Results 1 to 4 of 4

Thread: Elements in a finite field

  1. #1
    Newbie
    Joined
    May 2009
    Posts
    12

    Elements in a finite field

    Hello.

    I have to proof the following proposition:

    Let $\displaystyle K$ be a finite field. Then $\displaystyle K$ has $\displaystyle q=p^n$ elements, whereas $\displaystyle p$ is the characteristic of $\displaystyle K$ and $\displaystyle n=[K:\mathbb{F}_p]$.
    Furthermore I have to proof, that $\displaystyle x^q = x$ for all $\displaystyle x \in K$.

    Could anybody of you explain, how to proof the proposition?

    Bye,
    Lisa
    Follow Math Help Forum on Facebook and Google+

  2. #2
    Senior Member
    Joined
    Nov 2008
    Posts
    394
    Quote Originally Posted by lisa View Post
    Hello.

    I have to proof the following proposition:

    Let $\displaystyle K$ be a finite field. Then $\displaystyle K$ has $\displaystyle q=p^n$ elements, whereas $\displaystyle p$ is the characteristic of $\displaystyle K$ and $\displaystyle n=[K:\mathbb{F}_p]$.
    Furthermore I have to proof, that $\displaystyle x^q = x$ for all $\displaystyle x \in K$.

    Could anybody of you explain, how to proof the proposition?

    Bye,
    Lisa
    I'll assume p is a prime number. A finite field K of order $\displaystyle q=p^n$ is the splitting field of $\displaystyle x^q - x$ over $\displaystyle F_p$ (see here). Since a finite field is perfect, K is a separable extension of $\displaystyle F_p$. It follows that K is a Galois extension of a field $\displaystyle F_p$. By the fundamental theorem of Galois theory, $\displaystyle [K:F] = |Gal(K/F)|=n$, where $\displaystyle F=F_p$ and Gal(K/F) is a cyclic group of order n generated by a Frobenius automorphism.
    Follow Math Help Forum on Facebook and Google+

  3. #3
    Banned
    Joined
    Oct 2009
    Posts
    4,261
    Thanks
    3
    Quote Originally Posted by lisa View Post
    Hello.

    I have to proof the following proposition:

    Let $\displaystyle K$ be a finite field. Then $\displaystyle K$ has $\displaystyle q=p^n$ elements, whereas $\displaystyle p$ is the characteristic of $\displaystyle K$ and $\displaystyle n=[K:\mathbb{F}_p]$.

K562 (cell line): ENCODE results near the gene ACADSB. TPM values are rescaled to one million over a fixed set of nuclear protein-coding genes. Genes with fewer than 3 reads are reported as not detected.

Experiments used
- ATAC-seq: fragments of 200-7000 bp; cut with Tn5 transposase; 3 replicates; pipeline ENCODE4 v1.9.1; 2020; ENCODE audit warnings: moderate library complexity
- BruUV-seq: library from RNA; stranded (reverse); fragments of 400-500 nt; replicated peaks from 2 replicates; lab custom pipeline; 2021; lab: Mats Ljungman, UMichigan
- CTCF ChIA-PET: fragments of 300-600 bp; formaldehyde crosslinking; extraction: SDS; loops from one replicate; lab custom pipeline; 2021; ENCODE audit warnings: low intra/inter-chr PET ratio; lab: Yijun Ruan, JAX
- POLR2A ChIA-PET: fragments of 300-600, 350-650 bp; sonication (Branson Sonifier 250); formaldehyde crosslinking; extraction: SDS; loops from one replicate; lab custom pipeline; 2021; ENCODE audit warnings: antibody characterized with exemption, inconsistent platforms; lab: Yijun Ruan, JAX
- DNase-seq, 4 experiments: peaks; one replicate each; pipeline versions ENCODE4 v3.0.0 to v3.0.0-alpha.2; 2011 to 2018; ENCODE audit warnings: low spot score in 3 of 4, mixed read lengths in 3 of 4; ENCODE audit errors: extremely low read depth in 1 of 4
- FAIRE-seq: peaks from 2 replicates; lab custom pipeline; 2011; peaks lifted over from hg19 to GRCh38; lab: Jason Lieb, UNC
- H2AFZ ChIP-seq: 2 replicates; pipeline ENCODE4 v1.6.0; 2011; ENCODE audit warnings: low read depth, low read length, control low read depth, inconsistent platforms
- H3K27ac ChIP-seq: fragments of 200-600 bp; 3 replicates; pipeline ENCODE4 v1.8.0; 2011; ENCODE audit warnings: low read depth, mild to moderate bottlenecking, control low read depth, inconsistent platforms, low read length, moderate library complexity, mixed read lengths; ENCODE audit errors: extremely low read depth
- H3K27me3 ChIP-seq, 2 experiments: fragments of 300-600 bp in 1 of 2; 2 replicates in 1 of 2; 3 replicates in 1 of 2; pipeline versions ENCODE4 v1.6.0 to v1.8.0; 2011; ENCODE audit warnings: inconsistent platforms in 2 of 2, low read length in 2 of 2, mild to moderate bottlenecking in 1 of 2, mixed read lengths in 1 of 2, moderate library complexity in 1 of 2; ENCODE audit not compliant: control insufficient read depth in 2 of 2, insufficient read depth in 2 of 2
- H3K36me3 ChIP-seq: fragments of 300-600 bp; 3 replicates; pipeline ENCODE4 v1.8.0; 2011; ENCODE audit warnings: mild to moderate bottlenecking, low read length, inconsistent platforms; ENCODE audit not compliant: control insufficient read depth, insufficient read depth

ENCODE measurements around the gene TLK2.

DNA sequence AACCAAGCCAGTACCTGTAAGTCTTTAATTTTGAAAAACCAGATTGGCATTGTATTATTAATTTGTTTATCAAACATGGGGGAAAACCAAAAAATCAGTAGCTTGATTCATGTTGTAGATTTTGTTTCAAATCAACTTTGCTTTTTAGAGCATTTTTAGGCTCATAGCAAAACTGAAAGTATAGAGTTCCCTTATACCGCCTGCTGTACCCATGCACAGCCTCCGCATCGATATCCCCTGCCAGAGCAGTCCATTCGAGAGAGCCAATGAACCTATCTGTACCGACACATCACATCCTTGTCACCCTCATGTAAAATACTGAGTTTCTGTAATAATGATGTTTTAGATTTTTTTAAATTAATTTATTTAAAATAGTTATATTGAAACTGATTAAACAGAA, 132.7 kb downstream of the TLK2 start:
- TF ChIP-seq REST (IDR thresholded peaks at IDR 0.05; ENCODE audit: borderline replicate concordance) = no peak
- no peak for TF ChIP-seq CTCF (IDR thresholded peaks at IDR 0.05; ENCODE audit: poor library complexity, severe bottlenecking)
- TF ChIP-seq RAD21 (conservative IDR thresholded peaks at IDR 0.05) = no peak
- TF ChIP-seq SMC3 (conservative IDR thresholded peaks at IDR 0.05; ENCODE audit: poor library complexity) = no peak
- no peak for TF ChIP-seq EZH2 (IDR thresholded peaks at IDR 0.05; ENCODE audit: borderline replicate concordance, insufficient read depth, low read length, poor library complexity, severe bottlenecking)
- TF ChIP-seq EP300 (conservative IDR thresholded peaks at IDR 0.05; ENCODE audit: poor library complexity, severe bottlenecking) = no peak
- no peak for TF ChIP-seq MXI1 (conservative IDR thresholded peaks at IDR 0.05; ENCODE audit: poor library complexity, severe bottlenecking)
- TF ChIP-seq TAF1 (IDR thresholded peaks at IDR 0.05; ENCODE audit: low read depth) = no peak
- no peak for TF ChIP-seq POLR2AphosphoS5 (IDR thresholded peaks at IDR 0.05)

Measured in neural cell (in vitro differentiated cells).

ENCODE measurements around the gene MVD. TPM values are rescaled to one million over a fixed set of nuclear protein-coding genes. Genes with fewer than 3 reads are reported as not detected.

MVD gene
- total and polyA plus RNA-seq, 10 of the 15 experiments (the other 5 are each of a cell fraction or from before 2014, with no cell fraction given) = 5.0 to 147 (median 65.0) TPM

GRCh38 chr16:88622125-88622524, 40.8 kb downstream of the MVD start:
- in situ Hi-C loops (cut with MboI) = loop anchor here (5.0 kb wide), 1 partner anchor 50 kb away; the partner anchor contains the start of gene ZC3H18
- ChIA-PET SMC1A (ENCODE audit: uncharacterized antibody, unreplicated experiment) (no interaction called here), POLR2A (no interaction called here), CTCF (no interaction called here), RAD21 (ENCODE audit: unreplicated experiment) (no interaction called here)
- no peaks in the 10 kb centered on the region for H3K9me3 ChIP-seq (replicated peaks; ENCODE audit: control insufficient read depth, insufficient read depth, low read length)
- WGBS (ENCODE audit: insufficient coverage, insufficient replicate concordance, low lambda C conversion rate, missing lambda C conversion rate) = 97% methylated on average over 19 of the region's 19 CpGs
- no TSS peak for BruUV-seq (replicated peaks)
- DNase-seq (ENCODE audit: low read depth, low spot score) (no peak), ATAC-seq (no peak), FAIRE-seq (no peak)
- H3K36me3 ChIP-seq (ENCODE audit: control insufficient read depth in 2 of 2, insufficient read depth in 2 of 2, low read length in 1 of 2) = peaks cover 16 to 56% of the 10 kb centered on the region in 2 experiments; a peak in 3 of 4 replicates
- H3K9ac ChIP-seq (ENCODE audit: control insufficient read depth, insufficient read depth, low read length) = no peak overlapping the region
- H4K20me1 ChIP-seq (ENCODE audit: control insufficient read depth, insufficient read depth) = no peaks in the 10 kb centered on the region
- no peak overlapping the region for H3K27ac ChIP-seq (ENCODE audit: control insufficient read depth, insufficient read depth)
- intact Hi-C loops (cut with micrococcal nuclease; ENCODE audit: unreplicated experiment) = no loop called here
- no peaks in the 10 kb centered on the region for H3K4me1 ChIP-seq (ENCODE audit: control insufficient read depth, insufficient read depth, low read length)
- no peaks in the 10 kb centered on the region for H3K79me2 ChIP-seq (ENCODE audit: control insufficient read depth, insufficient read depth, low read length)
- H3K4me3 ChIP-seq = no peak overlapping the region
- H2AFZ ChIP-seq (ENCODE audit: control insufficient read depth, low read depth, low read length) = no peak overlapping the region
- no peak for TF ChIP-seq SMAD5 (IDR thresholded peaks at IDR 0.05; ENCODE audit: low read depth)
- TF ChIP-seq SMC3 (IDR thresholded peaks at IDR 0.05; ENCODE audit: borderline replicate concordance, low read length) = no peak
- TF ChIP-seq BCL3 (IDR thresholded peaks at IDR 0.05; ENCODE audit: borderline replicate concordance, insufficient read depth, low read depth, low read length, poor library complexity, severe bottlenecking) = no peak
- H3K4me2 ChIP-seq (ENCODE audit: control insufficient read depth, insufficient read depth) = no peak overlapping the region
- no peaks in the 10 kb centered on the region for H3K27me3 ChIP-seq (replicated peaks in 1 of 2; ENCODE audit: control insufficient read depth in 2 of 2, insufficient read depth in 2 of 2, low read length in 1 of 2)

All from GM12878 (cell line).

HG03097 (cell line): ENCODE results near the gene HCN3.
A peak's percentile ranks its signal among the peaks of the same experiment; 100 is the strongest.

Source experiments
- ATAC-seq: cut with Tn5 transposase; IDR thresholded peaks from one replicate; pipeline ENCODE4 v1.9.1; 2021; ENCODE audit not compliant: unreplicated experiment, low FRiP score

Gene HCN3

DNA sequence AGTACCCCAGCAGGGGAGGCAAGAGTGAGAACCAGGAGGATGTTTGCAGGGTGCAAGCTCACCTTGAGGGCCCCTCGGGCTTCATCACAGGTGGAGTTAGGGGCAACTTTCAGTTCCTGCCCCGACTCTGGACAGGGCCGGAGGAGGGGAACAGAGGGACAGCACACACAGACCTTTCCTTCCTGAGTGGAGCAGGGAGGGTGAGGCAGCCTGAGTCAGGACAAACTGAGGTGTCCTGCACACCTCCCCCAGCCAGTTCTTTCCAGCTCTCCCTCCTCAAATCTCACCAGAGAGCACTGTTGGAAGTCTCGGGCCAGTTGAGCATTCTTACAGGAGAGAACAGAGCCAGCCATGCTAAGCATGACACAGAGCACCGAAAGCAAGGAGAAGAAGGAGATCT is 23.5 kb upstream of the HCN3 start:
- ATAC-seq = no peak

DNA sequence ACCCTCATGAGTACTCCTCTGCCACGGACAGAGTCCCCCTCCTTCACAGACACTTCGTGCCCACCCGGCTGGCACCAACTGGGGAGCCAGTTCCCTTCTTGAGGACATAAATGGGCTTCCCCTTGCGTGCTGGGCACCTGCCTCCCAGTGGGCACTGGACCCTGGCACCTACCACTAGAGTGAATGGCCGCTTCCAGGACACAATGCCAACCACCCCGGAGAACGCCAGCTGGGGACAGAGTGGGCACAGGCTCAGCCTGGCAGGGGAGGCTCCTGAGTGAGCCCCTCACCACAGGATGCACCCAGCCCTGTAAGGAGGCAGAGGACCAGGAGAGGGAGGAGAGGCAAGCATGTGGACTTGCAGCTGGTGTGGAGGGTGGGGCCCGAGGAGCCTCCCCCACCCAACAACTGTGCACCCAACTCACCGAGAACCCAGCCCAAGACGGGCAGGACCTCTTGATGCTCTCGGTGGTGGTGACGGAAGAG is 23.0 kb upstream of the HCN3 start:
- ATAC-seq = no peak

Furthermore I have to proof, that $\displaystyle x^q = x$ for all $\displaystyle x \in K$.

    Could anybody of you explain, how to proof the proposition?

    Bye,
    Lisa

    One of the easiest proofs is, perhaps, to note that any field is a vector space over any of its subfields, and then: a finite field $\displaystyle K$ of characteristic p is a v.s. over the prime field of char. p, $\displaystyle \mathbb{F}_p\cong \mathbb{Z}\slash p\mathbb{Z}$, obviously of finite dimension n, and choosing any basis for this v.s. a simple combinatoric reasoning gives that the number of elements in $\displaystyle K$ must be $\displaystyle p^n$

    Take the polynomial $\displaystyle f(x)=x^{p^n}-x\,\,\,over\,\,\mathbb{F}_p\left[x\right]$ . Now you can go with the argument from fields extensions and Galois theory that was given to you by Aliceinwonderland or else use a little group theory: the multiplicative group $\displaystyle K^{*}$ has order $\displaystyle p^n-1\,\Longrightarrow \omega^{p^n-1}=1\,\,\forall\,\,\omega\,\in\,K\,\Longrightarrow \,\omega^{p^n}=\omega$ , and we're done.

    Tonio
    Follow Math Help Forum on Facebook and Google+

  4. #4
    Newbie
    Joined
    May 2009
    Posts
    12
    Thank you. Your explanations were very helpful for me.

    Best greets,
    Lisa
    Follow Math Help Forum on Facebook and Google+

Similar Math Help Forum Discussions

  1. Field with three elements
    Posted in the Advanced Algebra Forum
    Replies: 4
    Last Post: Feb 1st 2013, 06:54 AM
  2. Splitting Field of a Polynomial over a Finite Field
    Posted in the Advanced Algebra Forum
    Replies: 1
    Last Post: Apr 1st 2011, 03:45 PM
  3. finite fields of elements
    Posted in the Advanced Algebra Forum
    Replies: 2
    Last Post: Apr 28th 2009, 01:55 PM
  4. The elements of a field
    Posted in the Advanced Algebra Forum
    Replies: 1
    Last Post: May 31st 2008, 03:10 PM
  5. [SOLVED] [SOLVED] matrix transformations with finite field elements
    Posted in the Advanced Math Topics Forum
    Replies: 0
    Last Post: Mar 13th 2008, 01:15 PM

Search Tags


/mathhelpforum @mathhelpforum